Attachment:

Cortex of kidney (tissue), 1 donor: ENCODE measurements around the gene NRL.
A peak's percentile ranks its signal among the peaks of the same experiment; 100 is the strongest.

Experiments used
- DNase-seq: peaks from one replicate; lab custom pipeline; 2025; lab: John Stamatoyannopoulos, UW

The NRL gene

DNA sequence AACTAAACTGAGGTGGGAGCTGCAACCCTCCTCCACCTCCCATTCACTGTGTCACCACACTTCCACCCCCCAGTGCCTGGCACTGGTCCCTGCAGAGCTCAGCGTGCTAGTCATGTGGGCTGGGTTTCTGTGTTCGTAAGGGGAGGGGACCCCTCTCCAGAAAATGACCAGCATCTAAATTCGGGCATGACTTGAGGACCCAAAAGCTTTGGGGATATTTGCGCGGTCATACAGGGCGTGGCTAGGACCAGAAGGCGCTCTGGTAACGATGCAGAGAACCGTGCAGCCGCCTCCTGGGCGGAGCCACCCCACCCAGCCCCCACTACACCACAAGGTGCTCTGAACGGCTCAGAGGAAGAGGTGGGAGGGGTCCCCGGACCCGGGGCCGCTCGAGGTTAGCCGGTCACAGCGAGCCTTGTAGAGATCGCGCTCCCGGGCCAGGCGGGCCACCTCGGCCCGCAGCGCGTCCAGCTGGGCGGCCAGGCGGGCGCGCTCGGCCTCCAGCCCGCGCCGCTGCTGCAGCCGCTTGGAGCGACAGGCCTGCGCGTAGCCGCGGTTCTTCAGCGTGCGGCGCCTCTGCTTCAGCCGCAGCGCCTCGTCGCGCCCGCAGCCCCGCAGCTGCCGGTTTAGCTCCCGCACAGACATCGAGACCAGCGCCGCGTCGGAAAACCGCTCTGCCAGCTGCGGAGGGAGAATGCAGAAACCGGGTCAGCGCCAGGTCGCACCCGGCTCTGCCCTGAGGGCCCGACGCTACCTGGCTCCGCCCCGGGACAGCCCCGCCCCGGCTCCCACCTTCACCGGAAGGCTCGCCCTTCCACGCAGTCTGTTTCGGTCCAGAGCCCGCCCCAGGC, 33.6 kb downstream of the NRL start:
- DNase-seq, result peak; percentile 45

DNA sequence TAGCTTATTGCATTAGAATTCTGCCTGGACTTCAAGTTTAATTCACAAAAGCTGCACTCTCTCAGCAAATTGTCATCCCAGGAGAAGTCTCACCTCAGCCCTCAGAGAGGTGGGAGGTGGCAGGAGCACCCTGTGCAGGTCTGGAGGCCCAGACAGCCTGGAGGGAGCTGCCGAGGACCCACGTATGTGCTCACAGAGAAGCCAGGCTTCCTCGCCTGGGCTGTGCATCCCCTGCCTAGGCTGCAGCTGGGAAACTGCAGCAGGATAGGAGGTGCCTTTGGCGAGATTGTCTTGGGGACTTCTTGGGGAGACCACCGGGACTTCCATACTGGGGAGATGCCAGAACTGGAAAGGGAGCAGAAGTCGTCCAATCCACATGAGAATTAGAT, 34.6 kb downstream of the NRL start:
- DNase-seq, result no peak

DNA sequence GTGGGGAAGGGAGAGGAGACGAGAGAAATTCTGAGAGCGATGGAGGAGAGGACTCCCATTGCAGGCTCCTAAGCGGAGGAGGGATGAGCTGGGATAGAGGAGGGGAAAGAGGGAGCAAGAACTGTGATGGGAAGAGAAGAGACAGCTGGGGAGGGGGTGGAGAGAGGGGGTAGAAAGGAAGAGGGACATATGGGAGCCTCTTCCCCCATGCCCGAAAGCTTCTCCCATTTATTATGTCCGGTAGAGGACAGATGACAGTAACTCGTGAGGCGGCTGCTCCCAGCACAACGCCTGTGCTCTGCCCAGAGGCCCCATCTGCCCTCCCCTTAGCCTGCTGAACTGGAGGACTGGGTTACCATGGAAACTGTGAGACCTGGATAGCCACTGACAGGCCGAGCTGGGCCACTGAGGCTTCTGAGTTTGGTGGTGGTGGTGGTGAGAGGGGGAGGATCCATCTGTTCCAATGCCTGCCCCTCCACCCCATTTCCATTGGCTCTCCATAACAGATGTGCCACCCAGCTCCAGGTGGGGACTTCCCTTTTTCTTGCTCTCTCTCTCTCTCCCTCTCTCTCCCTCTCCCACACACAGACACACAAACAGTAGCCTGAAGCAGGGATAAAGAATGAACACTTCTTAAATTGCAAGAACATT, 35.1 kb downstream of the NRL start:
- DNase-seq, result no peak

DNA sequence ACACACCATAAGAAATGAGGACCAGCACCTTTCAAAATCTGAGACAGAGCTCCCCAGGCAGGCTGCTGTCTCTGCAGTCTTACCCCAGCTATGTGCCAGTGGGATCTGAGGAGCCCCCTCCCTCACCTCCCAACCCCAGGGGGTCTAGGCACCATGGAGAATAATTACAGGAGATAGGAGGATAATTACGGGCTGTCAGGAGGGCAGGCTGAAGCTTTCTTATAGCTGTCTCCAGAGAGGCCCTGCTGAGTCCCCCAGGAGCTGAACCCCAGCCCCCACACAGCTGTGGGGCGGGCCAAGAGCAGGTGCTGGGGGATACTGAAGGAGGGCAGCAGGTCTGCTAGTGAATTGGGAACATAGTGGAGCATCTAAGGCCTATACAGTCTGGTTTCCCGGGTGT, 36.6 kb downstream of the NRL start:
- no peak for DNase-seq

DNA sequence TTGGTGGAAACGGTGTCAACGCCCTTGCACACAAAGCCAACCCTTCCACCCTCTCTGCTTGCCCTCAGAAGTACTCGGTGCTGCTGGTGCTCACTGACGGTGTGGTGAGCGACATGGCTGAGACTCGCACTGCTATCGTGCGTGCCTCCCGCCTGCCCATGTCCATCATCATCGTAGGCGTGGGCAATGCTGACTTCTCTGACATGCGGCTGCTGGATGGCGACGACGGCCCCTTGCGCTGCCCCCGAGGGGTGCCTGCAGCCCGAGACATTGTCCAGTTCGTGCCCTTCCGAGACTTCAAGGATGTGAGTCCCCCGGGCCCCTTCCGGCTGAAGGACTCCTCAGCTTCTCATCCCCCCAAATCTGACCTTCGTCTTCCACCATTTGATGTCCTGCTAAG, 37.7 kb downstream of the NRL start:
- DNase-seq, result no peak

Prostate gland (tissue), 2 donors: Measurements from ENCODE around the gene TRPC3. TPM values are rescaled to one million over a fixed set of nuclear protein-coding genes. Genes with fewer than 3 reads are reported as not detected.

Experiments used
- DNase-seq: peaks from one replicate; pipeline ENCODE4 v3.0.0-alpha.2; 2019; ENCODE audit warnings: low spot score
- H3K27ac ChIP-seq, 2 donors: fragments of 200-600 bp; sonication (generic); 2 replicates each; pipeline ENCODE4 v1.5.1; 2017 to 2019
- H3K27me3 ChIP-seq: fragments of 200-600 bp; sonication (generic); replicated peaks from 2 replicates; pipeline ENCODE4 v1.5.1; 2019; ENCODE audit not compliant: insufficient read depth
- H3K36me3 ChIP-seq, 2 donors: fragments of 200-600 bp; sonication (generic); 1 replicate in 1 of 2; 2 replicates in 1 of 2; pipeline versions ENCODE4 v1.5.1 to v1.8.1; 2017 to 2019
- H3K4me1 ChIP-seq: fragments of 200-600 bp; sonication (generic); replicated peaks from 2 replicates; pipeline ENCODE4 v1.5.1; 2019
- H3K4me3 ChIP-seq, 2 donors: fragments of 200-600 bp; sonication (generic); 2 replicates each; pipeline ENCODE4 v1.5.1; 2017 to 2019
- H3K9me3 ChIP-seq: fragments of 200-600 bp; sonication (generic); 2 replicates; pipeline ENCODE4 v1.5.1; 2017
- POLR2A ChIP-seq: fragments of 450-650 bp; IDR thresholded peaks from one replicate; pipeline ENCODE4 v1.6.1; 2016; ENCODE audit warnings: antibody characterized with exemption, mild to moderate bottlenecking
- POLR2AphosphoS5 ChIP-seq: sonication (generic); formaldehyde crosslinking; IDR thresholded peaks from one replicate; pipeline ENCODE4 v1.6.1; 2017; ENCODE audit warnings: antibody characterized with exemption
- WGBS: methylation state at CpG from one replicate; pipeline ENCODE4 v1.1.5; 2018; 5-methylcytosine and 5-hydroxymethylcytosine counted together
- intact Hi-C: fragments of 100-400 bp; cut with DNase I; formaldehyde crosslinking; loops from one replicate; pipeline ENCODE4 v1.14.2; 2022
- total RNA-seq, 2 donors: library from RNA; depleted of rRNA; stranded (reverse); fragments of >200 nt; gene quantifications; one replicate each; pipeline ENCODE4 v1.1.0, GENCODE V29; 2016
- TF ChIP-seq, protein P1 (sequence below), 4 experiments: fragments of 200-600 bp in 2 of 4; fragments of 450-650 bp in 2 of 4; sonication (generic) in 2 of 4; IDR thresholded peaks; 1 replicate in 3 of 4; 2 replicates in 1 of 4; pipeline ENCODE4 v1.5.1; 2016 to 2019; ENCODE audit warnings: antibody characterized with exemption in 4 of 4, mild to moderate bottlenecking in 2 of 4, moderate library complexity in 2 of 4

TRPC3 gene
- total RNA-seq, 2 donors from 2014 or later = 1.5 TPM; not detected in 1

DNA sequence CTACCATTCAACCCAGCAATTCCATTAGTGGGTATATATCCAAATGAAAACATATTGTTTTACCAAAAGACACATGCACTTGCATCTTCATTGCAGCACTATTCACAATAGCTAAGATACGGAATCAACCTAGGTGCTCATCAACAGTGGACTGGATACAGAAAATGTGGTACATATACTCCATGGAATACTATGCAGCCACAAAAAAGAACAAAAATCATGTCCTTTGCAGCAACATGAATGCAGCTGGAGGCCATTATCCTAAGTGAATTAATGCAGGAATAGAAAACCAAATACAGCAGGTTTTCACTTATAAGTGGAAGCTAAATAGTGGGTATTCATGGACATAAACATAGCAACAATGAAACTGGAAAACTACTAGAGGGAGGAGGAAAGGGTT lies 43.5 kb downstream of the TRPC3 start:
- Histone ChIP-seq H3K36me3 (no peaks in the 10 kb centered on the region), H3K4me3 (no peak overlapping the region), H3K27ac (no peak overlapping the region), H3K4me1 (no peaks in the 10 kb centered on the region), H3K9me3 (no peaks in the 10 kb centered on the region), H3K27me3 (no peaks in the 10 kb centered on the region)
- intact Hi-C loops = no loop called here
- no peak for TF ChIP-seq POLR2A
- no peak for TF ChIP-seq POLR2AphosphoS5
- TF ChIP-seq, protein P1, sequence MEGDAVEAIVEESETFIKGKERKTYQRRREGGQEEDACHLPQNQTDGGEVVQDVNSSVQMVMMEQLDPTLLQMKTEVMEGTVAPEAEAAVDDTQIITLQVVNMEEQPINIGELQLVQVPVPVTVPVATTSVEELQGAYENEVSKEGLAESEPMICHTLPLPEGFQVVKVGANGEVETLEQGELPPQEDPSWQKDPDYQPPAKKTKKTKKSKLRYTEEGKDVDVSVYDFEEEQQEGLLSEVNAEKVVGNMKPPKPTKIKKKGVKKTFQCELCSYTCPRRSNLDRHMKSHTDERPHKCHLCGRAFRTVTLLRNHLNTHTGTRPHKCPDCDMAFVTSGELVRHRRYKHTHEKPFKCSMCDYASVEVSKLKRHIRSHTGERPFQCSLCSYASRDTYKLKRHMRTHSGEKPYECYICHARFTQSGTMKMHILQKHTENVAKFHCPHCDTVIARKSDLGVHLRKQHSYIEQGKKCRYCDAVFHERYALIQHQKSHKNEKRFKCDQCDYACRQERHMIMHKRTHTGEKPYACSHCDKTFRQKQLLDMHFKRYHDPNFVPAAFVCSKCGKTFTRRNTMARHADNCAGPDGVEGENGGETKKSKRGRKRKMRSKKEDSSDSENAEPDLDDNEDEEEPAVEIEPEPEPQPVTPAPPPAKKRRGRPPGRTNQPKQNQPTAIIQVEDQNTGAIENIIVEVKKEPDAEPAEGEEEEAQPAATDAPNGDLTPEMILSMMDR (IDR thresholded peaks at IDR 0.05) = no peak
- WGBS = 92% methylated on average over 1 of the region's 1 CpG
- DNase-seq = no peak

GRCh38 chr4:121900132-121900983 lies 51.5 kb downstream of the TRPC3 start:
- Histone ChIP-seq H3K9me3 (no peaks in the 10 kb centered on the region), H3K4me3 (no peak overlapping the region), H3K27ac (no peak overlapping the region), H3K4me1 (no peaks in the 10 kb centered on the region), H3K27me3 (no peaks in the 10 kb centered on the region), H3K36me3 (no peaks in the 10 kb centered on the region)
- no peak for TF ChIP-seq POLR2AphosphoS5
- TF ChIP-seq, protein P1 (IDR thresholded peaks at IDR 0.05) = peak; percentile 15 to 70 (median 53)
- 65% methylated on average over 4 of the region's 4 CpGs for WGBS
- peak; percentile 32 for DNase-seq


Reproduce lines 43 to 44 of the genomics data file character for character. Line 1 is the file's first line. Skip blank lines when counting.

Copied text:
- no peak for TF ChIP-seq POLR2AphosphoS5
- TF ChIP-seq, protein P1 (IDR thresholded peaks at IDR 0.05) = peak; percentile 15 to 70 (median 53)